A writer since the 1970s, DeMatteis has worked on the majority of characters for The Big Two (Marvel and DC Comics) but it’s hard to find a better story than Kraven’s Last Hunt, in which he buried Spider-Man!
JMD is highly personable, responding to fans, retweeting colleagues and – this is the really important one – encouraging people to write. He’s a fan of classic sci-fi too, so points followers to inspirational quotes and scribes like Ray Bradbury. If you’re really looking for greater insight into his work, though, you’d be advised to check out his blog.
For many years, Bendis was in charge of the Avengers. The teams expanded to include just about every hero in the Marvel Universe, and a few villains too. Now, his output is a little less, but just as important – especially as two franchises he’s in charge of (X-Men and Guardians of the Galaxy) have films coming out this year.
Unfortunately, he uses Tumblr more than Twitter itself but the latter is connected to the microblogging site, so you can easily get all his updates by following him. He publicises a lot of great artwork too; not surprising since that was the career he originally wanted to pursue.
Most of you probably know Lee from his work on IDW’s recently-departed Doctor Who comics – his upcoming film, The Mild Bunch, even has two Who stars (Colin Baker and Frazer Hines) attached – but he’s also worked for Marvel, DC, Dynamite and Titan.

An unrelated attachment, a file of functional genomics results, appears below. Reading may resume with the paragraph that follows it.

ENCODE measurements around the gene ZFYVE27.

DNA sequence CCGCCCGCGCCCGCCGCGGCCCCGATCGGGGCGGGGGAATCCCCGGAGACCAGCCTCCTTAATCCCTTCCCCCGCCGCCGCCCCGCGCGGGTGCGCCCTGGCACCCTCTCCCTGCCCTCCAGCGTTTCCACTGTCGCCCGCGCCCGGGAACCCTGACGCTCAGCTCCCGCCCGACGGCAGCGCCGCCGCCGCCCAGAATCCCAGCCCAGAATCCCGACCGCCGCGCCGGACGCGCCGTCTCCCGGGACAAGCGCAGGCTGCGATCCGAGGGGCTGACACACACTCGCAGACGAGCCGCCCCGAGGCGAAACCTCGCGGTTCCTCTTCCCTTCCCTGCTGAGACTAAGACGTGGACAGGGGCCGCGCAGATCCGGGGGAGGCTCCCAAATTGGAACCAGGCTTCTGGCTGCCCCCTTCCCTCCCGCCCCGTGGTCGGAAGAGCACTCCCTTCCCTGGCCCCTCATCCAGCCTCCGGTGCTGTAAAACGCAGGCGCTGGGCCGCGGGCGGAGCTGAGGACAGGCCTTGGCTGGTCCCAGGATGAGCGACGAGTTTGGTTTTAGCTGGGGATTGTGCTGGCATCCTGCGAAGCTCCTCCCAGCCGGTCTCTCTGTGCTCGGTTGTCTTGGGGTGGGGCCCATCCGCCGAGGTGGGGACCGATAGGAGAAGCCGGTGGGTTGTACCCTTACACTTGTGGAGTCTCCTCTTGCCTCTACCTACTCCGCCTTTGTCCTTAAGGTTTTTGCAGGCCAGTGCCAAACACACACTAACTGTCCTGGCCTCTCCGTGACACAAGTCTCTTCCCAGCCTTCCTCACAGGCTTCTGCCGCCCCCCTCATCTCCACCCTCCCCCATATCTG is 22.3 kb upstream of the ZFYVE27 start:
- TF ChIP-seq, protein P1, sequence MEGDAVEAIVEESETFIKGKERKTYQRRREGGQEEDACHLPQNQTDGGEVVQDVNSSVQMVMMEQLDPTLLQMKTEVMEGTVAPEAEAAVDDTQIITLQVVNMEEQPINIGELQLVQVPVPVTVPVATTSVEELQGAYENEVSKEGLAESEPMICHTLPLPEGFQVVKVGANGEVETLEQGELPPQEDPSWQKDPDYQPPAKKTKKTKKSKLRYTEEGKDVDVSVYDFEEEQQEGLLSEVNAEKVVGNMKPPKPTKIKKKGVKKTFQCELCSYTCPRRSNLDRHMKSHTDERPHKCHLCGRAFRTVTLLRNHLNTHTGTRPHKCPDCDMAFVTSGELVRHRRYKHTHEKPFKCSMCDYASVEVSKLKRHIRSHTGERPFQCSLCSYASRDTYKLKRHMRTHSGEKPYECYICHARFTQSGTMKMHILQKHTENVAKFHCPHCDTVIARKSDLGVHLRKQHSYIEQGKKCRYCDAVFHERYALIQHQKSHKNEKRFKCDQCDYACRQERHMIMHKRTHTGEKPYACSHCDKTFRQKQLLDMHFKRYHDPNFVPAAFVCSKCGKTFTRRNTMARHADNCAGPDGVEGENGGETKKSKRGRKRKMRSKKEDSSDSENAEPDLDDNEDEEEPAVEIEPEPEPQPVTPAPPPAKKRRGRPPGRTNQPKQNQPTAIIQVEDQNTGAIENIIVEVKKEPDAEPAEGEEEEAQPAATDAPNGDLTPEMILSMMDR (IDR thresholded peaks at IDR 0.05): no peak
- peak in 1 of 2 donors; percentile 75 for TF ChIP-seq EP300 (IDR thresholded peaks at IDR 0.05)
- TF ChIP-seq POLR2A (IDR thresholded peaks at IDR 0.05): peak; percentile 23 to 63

He’s a very friendly chap who likes to attend conventions, so tweets plenty of announcements about, and images from, these. As well as retweeting writing advice, Tony responds to a lot of his followers and actually remembers many of his fans from expos.
Oh, and he really loves his dogs. Expect photos.
He killed Cap! Brubaker did something terrifying in 2007, shooting the sentinel of liberty, Captain America, just as he was being carted off to prison.
Of course Cap came back. But he did it all brilliantly. Ed’s currently got 53,300 followers, but as Captain America: The Winter Soldier is based on one of his storylines, this figure will probably increase rapidly. In amongst the occasional preview of creator-owned books like Velvet, Brubaker uses his feed mostly to interact with his colleagues, but it’s well worth a look for the banter and sense of community – which is what Twitter is all about.
He might be best known for creating Babylon 5, but JMS’ 2001-07 run on The Amazing Spider-Man is both well-loved and notorious among comic fans. He added new mystery to the book and introduced a wonderful caste of new villains – but the end of his reign was tainted by storylines like Sins Past, The Other and One More Day (the latter two shoe-horned in by Marvel execs).
Nonetheless, it’s a character-defining run, and Straczynski, enemy of spellcheckers worldwide, remains one of my favourite writers.
His Twitter is full of great little tips and is very ‘literary’, so if you’re a wannabe writer of any medium, JMS is a must!
Never the End…!
This is just a drop in the ocean, of course. No doubt, some of you are outraged that I didn’t mention your favourite comic book writer. Even I’m annoyed with myself for not including Frank Miller (who, to be fair, hasn’t been on Twitter since 2011).
Let us know who you think is a must-follow and why.